For the past couple of months, my good deed for the week has been to go to my youngest daughter’s school and work with the children on their veg plots. Built only a few years ago, the soil therein is depleted and ravaged by weeds that fly in from surrounding fields. Whether the carrot fly and the aphids will follow as our crops develop, I don’t yet know. I wish I had had some help and foresight, then I would have imported a load of manure to start the season. As it is, this is wing-and-a-prayer horticulture, but at least it gives these twenty-first century young urbanites the chance to discover where their food comes from, and the potential for creating it themselves.
‘Urgh – Miss!’ is the commonest first response as I crouch down to the earth and tweezer out a speedwell plant. It’s not killing that pretty creeper that they object to, it’s my touching the soil. ‘That’s disgusting!’
‘What’s disgusting about earth!’ I respond. ‘It’s what all of us become in the end…’
That shuts them up. Some of them get quite philosophical at the thought. Most of them are prepared, eventually, to crouch alongside me and inspect this death-and-life stuff that they have never touched before.
The fact is that, even before our seeds go in, the beds are teeming with activity. Spiders send the girls squealing to the other side of the garden; the boys stand there gloating at female silliness, but generally don’t dare get any closer to the arachnids. Worms receive an interesting mixture of tenderness and disgust – one group of eight year-olds bothered to pick up a good half dozen in hot, sweaty hands and coraled them in what they named the ‘worm farm’. Ants seem to be the scariest of the bugs and beasties, though I do try to encourage the children to watch them – a great example of diligence and team work, I always think.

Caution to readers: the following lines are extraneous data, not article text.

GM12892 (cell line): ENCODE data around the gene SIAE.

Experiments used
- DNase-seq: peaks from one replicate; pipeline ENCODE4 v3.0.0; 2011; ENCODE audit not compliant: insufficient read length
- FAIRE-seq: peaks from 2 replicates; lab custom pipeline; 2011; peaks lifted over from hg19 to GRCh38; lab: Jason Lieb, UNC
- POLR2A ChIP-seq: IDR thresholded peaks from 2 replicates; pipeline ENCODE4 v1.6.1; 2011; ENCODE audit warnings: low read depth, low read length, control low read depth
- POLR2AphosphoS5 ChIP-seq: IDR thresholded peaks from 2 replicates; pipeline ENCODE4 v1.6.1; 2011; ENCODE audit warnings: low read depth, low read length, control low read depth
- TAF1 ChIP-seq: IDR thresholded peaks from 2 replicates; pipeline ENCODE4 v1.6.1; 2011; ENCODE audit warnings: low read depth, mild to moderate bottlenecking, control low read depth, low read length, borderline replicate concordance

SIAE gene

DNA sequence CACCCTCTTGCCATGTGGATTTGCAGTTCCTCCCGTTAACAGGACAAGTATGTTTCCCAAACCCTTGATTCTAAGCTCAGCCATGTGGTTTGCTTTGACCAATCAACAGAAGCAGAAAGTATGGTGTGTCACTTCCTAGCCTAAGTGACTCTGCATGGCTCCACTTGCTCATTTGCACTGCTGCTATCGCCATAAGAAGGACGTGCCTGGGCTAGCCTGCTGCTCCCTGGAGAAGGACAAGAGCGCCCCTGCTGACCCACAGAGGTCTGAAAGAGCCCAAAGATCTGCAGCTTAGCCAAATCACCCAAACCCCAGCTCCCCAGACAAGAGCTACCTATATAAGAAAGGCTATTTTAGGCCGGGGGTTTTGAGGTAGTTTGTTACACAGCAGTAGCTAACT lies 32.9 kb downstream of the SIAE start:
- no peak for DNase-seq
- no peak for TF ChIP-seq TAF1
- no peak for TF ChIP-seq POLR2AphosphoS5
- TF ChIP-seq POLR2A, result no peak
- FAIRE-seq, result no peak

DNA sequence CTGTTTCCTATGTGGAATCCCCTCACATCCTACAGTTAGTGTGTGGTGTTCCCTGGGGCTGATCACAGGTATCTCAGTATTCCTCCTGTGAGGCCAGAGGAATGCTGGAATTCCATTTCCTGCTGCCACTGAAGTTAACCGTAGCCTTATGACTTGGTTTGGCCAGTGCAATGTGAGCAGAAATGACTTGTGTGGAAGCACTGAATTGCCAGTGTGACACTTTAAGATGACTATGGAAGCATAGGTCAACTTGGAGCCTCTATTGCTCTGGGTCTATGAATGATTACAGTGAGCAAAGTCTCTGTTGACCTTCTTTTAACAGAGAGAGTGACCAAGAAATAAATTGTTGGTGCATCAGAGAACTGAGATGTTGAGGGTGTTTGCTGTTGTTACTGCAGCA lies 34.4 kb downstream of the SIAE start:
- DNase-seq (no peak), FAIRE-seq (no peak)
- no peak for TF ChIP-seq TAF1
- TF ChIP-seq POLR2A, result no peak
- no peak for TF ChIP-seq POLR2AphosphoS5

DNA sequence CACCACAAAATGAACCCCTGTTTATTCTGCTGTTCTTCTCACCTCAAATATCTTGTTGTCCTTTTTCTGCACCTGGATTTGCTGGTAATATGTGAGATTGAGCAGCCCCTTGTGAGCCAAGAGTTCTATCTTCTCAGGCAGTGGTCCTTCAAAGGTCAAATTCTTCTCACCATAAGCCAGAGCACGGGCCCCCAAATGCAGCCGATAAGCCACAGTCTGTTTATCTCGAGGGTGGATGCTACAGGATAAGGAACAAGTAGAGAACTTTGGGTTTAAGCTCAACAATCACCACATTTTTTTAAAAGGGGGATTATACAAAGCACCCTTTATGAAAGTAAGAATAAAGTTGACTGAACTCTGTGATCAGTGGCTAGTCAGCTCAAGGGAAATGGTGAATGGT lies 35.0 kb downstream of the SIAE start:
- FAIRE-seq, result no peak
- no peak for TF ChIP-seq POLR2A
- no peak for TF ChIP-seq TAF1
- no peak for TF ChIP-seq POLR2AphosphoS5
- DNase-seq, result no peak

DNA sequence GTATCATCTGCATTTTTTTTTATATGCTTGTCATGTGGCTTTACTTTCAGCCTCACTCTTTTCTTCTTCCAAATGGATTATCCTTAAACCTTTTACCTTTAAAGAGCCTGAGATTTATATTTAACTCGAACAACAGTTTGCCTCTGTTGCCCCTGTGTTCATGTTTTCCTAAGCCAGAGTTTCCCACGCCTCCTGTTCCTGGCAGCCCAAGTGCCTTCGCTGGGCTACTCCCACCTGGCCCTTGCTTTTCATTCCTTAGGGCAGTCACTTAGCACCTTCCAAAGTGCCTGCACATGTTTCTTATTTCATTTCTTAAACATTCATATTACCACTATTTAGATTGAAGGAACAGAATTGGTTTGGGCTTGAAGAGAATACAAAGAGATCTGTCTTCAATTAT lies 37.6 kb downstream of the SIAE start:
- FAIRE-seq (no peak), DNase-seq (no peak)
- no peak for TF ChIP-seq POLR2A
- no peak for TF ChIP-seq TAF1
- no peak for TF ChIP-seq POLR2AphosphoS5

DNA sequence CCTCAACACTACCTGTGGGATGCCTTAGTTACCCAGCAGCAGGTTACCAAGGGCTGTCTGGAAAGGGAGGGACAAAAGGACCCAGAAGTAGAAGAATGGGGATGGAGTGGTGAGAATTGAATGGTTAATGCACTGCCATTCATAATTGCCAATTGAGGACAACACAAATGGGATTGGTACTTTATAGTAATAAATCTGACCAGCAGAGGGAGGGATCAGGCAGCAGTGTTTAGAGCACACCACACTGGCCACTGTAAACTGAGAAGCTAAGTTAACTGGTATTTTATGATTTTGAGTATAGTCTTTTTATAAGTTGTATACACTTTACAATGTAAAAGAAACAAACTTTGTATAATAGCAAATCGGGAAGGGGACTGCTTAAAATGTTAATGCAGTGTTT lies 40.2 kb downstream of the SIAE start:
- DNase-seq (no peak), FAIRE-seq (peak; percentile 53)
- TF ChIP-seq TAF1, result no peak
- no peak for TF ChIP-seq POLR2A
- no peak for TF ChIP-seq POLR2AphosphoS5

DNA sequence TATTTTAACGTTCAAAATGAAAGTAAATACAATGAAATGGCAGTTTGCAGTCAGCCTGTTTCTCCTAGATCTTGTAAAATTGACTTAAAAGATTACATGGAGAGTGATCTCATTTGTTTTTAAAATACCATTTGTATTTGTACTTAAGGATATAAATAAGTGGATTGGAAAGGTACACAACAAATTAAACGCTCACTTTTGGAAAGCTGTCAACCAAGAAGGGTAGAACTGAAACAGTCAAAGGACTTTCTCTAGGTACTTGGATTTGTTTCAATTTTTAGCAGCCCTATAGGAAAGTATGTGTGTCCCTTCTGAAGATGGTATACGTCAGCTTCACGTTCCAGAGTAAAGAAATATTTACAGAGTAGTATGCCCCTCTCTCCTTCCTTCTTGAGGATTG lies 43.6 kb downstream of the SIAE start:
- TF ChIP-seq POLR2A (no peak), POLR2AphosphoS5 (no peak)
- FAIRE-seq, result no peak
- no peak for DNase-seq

Nature has many lessons to teach, of course (and it’s amazing how well a small group of children concentrate outside the classroom). My students all perk up when I ask what weeds are….my favorite allusion being that they are the bullies of the garden and need getting rid of before they make life hell for the rest of us. They like putting the baby seeds to bed – amazingly gentle as they filter the earth through their young fingers and pat it in place with their palms. They love the watering, jostling to get hold of that weapon that can accidentally spray half a dozen peers and even when empty doubles as a mean machine gun.
My best moment so far was at the end of one arduous session, standing up to uncurl my aching spine and survey the work. There was young Indra from year 3, her face up-raised and smiling.
‘I never knew growing things was such fun!’ she beamed.